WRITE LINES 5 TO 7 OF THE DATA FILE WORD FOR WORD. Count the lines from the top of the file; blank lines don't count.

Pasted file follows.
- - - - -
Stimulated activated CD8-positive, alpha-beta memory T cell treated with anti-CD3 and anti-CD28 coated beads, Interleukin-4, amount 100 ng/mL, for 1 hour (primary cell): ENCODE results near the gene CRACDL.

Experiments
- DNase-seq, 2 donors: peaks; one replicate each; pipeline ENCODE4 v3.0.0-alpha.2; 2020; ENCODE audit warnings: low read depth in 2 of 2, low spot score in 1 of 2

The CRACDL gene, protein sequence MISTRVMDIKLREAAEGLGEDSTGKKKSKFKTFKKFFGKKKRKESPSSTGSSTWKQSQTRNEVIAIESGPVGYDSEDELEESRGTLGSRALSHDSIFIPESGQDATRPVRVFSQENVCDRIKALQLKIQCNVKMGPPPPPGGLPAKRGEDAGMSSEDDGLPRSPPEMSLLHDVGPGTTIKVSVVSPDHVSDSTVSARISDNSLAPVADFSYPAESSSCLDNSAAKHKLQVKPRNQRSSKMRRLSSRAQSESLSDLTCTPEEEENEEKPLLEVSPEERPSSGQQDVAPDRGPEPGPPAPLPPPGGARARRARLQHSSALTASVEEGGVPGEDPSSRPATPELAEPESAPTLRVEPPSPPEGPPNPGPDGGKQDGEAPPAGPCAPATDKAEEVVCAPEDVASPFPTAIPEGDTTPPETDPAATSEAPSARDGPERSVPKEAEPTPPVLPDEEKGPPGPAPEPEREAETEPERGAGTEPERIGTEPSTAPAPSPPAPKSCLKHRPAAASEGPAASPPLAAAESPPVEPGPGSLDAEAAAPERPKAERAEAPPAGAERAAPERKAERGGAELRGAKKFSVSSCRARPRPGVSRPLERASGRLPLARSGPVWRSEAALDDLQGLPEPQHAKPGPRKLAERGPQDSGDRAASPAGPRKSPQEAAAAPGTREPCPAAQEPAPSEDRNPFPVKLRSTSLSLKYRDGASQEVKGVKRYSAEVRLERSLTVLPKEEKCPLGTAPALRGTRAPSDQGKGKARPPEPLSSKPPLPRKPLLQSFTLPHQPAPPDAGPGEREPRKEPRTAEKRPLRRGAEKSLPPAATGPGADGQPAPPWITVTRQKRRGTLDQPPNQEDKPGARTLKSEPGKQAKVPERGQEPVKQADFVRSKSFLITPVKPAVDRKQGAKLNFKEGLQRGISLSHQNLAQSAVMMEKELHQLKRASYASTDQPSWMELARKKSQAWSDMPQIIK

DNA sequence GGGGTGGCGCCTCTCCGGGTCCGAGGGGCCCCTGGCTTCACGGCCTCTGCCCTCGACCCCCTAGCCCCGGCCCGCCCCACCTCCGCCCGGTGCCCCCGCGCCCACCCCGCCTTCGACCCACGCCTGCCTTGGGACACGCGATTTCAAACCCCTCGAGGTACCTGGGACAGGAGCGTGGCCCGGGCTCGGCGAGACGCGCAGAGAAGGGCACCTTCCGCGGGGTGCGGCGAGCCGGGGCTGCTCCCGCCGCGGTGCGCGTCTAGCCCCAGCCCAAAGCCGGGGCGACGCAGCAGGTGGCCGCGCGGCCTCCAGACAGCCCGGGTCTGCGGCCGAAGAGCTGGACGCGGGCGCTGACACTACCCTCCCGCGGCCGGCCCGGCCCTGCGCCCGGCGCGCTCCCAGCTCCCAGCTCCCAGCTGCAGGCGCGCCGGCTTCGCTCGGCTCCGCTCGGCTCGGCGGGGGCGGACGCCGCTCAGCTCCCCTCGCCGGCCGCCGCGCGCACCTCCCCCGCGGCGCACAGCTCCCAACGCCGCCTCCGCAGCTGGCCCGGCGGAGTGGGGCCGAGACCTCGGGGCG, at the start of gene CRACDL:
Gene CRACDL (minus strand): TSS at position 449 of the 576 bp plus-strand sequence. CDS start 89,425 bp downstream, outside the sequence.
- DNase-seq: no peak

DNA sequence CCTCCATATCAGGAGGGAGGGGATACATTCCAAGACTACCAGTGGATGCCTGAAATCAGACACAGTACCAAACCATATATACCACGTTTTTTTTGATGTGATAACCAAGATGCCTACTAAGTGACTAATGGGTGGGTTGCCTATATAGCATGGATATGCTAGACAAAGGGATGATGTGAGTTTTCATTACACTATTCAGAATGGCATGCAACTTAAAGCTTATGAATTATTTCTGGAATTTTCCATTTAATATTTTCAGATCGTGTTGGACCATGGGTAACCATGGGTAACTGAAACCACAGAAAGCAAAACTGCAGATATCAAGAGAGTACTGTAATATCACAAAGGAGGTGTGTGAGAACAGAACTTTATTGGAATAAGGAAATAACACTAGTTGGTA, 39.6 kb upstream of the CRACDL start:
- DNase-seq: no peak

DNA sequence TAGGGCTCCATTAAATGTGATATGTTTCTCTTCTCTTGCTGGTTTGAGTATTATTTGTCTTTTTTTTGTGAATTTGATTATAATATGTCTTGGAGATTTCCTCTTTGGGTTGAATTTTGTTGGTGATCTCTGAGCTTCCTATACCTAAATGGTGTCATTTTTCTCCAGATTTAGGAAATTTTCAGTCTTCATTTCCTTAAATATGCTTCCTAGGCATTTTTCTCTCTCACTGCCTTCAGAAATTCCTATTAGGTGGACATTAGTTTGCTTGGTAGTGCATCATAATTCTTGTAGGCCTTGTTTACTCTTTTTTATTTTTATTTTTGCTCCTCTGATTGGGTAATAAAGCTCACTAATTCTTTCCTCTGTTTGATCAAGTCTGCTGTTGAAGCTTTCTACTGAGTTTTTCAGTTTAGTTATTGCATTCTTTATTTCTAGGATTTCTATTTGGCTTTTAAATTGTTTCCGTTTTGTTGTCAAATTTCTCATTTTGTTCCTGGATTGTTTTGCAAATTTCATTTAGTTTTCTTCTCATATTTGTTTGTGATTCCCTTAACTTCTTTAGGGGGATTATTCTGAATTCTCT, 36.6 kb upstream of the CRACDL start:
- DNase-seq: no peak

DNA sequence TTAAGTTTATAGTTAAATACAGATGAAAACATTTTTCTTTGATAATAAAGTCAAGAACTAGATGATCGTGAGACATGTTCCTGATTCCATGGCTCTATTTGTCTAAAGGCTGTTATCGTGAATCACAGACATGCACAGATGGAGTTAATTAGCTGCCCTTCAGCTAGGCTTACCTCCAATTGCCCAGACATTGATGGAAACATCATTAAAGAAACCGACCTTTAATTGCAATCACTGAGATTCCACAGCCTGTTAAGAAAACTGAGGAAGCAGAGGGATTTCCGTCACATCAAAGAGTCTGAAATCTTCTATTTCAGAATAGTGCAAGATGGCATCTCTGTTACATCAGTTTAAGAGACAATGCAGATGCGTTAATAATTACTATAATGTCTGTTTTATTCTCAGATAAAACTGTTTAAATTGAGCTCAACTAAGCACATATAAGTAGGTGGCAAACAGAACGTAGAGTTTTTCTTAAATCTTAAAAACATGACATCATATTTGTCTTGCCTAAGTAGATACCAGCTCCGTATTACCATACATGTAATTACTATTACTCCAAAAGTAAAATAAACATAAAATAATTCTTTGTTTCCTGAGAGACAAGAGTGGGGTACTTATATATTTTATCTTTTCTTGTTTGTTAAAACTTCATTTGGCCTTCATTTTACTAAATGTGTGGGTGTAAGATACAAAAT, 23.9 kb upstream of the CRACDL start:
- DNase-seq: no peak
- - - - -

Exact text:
DNA sequence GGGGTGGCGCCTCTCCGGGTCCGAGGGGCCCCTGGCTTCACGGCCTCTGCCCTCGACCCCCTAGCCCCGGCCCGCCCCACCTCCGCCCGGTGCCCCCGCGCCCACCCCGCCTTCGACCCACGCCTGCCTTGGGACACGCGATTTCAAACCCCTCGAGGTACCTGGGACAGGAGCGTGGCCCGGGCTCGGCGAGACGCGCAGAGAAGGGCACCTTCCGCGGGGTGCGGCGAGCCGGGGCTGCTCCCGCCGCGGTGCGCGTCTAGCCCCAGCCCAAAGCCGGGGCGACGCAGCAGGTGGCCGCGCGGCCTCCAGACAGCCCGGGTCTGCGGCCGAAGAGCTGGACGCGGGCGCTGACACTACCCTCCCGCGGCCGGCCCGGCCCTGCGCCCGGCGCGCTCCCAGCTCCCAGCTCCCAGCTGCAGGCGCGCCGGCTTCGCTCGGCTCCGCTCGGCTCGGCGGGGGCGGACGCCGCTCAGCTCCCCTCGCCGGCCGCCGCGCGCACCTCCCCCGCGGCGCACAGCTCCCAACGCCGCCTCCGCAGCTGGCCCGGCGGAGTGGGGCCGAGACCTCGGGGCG, at the start of gene CRACDL:
Gene CRACDL (minus strand): TSS at position 449 of the 576 bp plus-strand sequence. CDS start 89,425 bp downstream, outside the sequence.
- DNase-seq: no peak